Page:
Health Care Professional Information

Scientific Name
Aspalathus linearis
Common Name

Redbush tea (South Africa), Rooibosch (Netherlands)

Clinical Summary

Prepared from the dried leaves of the rooibos plant native to South Africa, rooibos tea has grown popular in western countries because it is rich in antioxidants, especially the polyphenols aspalathin and nothofagin (1), and low in caffeine. It does not contain any catechins, the major flavonoids present in green and black teas (2).
In vitro and animal studies have shown that rooibos can modulate immune function (3) (4), exhibit anti-inflammatory effects (5), may prevent oxidative stress and play a role in alleviating symptoms associated with type-2 diabetes (7).
Animal studies also suggest that it may prevent chromosomal aberrations (8), and tumor mutagenesis (9) (10). Topically applied rooibos elicits a protective effect against microsomal lipid peroxidation and may help reduce chemical-induced tumor formation (1) (11). Rooibos also appears to protect against damage caused by radiation (12). However, these effects have not been confirmed in humans.
Rooibos was shown to inhibit angiotensin-converting enzyme in healthy volunteers (2), which may benefit cardiovascular health. Further research is needed.

Because compounds isolated from rooibos leaves demonstrated estrogenic activity (22), patients with hormone-sensitive cancers should use caution before taking rooibos.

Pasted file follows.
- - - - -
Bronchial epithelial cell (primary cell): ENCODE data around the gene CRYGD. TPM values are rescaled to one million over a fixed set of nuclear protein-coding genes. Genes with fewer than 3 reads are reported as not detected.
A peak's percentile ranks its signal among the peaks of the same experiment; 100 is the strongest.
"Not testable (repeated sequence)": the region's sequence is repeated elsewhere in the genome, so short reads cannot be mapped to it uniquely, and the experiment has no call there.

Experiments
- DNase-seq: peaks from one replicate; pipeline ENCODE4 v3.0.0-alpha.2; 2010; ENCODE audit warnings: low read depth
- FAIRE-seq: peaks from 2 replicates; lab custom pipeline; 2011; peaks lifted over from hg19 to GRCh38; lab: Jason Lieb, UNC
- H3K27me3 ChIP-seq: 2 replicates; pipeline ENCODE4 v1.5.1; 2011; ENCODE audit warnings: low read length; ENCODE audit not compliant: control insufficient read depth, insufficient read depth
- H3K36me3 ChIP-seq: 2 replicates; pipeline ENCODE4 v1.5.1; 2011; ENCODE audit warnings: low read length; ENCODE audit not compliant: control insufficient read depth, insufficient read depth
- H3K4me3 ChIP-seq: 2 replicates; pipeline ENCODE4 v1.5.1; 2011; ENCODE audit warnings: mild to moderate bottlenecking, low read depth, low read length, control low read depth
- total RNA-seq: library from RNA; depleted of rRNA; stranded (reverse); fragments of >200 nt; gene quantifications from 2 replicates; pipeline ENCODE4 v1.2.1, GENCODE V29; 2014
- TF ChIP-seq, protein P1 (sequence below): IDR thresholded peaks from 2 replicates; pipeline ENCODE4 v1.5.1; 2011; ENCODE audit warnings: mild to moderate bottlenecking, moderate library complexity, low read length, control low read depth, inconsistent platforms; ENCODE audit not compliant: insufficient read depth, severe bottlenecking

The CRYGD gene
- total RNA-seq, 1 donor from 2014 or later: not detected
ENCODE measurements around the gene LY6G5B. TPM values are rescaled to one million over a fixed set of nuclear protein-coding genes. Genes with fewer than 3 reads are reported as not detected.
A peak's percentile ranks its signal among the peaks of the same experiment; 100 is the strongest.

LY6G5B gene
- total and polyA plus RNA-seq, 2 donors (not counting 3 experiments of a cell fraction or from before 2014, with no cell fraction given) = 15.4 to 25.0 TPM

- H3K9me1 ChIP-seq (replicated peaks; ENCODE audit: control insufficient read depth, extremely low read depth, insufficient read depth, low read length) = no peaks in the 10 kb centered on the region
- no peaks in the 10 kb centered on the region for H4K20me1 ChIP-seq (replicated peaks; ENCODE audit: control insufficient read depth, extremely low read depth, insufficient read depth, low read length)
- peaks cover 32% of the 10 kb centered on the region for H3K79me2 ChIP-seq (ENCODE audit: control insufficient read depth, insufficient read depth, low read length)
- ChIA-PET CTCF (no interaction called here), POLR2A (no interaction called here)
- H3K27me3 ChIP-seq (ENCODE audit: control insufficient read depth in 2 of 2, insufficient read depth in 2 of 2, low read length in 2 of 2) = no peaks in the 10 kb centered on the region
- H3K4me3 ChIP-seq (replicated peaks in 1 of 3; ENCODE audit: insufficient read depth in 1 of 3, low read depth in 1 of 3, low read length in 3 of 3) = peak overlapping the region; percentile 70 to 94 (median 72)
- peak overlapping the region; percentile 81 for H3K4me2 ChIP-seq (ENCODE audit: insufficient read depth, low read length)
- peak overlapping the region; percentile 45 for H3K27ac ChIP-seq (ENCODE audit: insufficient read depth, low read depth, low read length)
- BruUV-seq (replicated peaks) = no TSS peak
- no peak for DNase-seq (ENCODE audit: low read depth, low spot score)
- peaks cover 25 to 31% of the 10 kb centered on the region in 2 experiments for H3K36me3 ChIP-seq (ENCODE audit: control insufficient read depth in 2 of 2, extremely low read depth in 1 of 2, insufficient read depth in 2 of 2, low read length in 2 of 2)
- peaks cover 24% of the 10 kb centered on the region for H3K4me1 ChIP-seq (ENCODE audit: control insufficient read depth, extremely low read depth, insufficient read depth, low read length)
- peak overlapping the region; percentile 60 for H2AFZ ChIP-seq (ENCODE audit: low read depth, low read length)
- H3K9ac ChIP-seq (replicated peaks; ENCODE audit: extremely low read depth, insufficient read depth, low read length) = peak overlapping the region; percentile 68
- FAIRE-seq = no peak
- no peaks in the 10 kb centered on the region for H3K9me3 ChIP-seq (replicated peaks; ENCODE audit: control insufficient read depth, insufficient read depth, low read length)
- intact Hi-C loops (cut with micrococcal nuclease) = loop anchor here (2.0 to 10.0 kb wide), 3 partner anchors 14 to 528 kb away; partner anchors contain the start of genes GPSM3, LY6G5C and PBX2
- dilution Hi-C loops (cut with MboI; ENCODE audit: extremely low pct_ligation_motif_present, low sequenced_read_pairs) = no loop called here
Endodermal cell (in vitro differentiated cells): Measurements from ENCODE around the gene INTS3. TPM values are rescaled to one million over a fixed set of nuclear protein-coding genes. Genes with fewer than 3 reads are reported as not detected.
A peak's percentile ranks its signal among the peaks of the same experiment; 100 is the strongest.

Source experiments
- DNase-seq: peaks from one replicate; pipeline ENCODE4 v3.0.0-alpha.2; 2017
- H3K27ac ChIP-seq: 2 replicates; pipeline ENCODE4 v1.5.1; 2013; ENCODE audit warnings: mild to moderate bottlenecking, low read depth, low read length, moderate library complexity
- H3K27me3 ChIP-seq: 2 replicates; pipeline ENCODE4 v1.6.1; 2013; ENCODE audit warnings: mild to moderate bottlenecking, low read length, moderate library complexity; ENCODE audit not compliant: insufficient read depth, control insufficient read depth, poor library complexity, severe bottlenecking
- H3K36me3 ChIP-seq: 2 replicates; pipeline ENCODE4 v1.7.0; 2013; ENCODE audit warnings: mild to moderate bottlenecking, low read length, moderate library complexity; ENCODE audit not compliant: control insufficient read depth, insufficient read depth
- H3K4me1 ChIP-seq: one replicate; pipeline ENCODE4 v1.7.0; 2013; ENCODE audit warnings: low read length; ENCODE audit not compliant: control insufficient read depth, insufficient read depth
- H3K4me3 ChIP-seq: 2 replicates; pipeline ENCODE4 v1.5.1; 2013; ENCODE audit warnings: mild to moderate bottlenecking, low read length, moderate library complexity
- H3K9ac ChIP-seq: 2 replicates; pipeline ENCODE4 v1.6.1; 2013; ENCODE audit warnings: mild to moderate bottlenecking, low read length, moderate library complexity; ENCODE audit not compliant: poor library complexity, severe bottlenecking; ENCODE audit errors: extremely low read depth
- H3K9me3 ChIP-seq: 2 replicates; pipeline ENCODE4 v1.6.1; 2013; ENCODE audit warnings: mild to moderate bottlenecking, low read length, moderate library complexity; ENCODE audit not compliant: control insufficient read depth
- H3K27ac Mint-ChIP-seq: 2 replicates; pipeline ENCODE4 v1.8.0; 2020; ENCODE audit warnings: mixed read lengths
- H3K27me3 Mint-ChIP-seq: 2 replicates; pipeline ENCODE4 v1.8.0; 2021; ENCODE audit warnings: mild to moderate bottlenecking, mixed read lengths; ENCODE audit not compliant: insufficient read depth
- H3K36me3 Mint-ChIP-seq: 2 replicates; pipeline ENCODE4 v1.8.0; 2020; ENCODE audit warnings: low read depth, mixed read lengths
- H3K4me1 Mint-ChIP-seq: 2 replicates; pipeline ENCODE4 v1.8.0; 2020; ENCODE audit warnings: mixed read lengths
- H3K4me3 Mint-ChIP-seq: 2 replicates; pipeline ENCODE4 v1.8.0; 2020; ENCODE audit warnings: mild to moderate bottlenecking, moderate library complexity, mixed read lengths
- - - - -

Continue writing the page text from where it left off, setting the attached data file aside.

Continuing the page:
Purported Uses
  • Acne
  • Allergy
  • Aging
  • Asthma
  • Cancer
  • Colic
  • Eczema
  • High blood pressure
  • Hypoglycemic control
  • Insomnia
Constituents
  • Volatile oils: Guaiacol, damascenone, geranylacetone, beta-phenylethyl alcohol, 6-methyl-5-hepten-2-one
  • Phenols: polyphenols, flavonoids, non-flavonoids
  • Protein and Minerals
    (9) (13) (14) (15)
Mechanism of Action

Rooibos was shown to enhance the activity of glutathione-S transferase and UDP-glucuronosyl transferase in rat liver (11) (16), allowing cells to protect against oxidative stress, and to reduce the effects of hepatocarcinogens. A study of oxidative stress in rats found that serum superoxide dismutase and urine 8-hydroxy-2'-deoxyguanosine (8-OHdG) concentrations (as markers for DNA damage) were significantly reduced following administration of rooibos (17). Some studies have shown that the non-oxidized teas have greater antimutagenic effects compared to the oxidized forms. This is probably due to reduction in total polyphenol content with oxidization (11) (18) (19). The anti-inflammatory effects of rooibos are thought to be due to its inhibition of COX-2 enzyme (5).

Rooibos also modulates immune function: It induces higher IL6, IL10 and IFN-gamma levels and increases cell-mediated immunity (3); and increases IL2 levels while suppressing IL4 (4).

In other studies, rooibos significantly decreased glucocorticoid levels in rats and steroid metabolite ratios linked to metabolic disorders-cortisol:cortisone in humans and CORT:testosterone in rats (23).
Hot water-soluble solids from fermented rooibos inhibited adipogenesis and influenced adipocyte metabolism, suggesting a role in preventing obesity (24).

Pharmacokinetics

The major component of rooibos tea, aspalathin, is absorbed by the intestines as a C-glycoside. It is metabolized in the liver and is excreted in urine (20).

Adverse Reactions